Jersey Devil

When humans inhabit an area, monsters seem to follow. While some fit very specific criteria, there are other unique monsters that are creatures unto themselves. One such creature is the Jersey Devil, an all-American monster that seems to have a territory that only extends between southern New Jersey and Pennsylvania. While not the most terrifying creature in mythology, its appearance and origins are deeply connected to the fears of early colonial America.

Jersey Devil

Quick Facts about the Jersey Devil

  • The creature is said to have been the cursed 13th child of Mother Leeds of Pine Barrens, New Jersey in 1735.
  • The original Colorado Rockies NHL Hockey Team that existed from 1976 to 1982, moved to New Jersey in 1982 when they were renamed the New Jersey Devils.
  • The first reports of the monster came as early as 1735, where it was referred to as the Leeds Devil. It wasn’t until 1909 that its name was changed.
  • It is rumored that a circus once offered $100,000 for anyone who could capture the Devil and bring it in. The capture never occurred and bounty was never paid.
  • The Philadelphia Zoo is also believed to have once put a smaller bounty of $10,000 on the creature.

Appearance

The creature’s appearance, as with those of many other folkloric creatures, is one that has tended to change with time. A few features, however, have remained consistent since the earliest versions of the stories surrounding the creature. The Jersey Devil has always had cloven feet, usually resembling those of a goat, and is almost always portrayed as having wings. The creature usually has an animal-like head, usually said to resemble that of a goat or that of a horse. The creature walks upright on two legs and sometimes is said (in later tales) to have a body that somewhat resembles that of a kangaroo.

Powers

Strangely enough, this creature isn’t generally said to be possessed of any supernatural powers. Instead, it possesses two notable traits the ability to fly and the ability to emit a fearsome scream. There are some tales of the Devil attacking livestock, but its rare encounters with humans don’t seem to end with violence on the part of the Jersey Devil. The creature does, however, seem to be entirely impervious to harm, with certain stories reporting it shrugging off cannon fire.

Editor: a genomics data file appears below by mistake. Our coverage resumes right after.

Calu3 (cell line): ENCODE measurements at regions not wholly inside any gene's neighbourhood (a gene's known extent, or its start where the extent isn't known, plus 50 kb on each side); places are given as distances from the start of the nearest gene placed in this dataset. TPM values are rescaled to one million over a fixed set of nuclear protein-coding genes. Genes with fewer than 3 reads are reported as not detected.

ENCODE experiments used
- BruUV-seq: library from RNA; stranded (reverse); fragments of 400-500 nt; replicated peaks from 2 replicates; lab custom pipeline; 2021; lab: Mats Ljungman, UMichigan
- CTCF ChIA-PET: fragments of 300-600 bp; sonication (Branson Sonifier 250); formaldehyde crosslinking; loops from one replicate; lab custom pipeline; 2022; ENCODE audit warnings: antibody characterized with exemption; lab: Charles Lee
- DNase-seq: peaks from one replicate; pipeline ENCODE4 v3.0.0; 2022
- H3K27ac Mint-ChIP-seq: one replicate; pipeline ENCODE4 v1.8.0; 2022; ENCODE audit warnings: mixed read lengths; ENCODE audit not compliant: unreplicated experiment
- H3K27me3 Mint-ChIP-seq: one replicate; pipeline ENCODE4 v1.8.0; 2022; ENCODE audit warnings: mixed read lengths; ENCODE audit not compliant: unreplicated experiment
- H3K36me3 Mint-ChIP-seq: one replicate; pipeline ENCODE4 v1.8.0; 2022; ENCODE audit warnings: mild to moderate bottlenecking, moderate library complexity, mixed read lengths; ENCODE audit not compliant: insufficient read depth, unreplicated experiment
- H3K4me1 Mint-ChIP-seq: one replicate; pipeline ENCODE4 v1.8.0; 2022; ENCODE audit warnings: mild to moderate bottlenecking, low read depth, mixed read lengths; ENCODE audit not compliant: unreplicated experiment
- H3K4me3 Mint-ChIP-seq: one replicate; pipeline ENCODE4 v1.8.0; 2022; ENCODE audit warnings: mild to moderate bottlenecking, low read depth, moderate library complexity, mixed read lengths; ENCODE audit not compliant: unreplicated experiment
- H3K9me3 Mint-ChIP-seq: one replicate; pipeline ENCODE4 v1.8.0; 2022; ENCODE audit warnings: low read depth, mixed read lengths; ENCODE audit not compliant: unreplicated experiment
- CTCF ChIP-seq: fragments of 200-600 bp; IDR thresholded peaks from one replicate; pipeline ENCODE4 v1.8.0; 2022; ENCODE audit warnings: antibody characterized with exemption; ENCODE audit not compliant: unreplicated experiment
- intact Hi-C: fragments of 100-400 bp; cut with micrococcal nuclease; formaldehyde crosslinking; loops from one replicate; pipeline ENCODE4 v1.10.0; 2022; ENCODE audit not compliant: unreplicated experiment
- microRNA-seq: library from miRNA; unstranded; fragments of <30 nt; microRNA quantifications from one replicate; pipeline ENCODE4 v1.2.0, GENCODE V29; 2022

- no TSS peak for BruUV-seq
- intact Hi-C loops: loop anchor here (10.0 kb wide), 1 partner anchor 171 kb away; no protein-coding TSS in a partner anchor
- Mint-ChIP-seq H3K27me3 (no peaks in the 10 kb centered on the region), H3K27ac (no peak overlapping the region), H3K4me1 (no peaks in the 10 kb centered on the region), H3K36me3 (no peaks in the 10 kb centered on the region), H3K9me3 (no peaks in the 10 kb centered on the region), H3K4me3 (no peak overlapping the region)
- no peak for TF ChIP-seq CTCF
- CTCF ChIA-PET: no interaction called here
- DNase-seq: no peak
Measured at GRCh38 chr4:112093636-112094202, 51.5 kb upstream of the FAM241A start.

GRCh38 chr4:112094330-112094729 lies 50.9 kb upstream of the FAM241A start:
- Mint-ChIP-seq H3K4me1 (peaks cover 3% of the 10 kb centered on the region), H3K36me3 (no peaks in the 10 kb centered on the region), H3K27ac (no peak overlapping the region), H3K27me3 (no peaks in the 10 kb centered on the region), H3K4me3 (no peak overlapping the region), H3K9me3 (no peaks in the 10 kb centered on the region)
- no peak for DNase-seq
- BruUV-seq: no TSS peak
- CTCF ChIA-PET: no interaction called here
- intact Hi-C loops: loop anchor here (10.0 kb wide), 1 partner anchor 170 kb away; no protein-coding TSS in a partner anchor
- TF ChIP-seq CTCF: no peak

Myths and Stories

The Jersey Devil is a creature of relatively modern and specific folklore, so it’s less a monster with related myths and more one that’s been the subject of countless local tales. The Jersey Devil is generally connected to the Leeds family of New Jersey, the cursed thirteenth child of Mother Leeds who took on the shape of a devil after its birth. From there, it fled into the woods where it continued to live.

Widespread stories about the Devil are, like those about Bigfoot, fairly rare. An early story in the late eighteenth or early nineteenth century concerned the creature being impervious to cannonball fire, while further tales of the nineteenth century concerned attacks on animals.

In 1909, hundreds of stories about the Jersey Devil were published. One of these stories even went so far as to claim that the creature attacked a trolley car, though even gunfire was unable to injure it. Like so many other similar creatures, it seems to come and go as it wishes with most encounters being deeply personal and thus quite hard to prove.

Stories about this monster are almost always fleeting encounters. When seen, it seems to scream and then fly away from humans. Many hunt for the Jersey Devil even today, but no one has gotten any clear evidence.

Explanations

There’s no simple answer for its existence. Unlike other fantastic creatures, it doesn’t seem likely that there is a specific native animal that could be mistaken for this beast. Some do point at the sandhill crane as a potential Jersey Devil, but even that particular bird doesn’t quite match up to the stories.

Instead, it seems largely to come form the reputation of its home area. The original Jersey Devil tales come from the Pine Barrens area, which at the time was known as being a liminal space for outsiders. The preponderance of folk stories of that area coupled with reports of violent criminals in the same place could easily give rise to stories about a monstrous creature.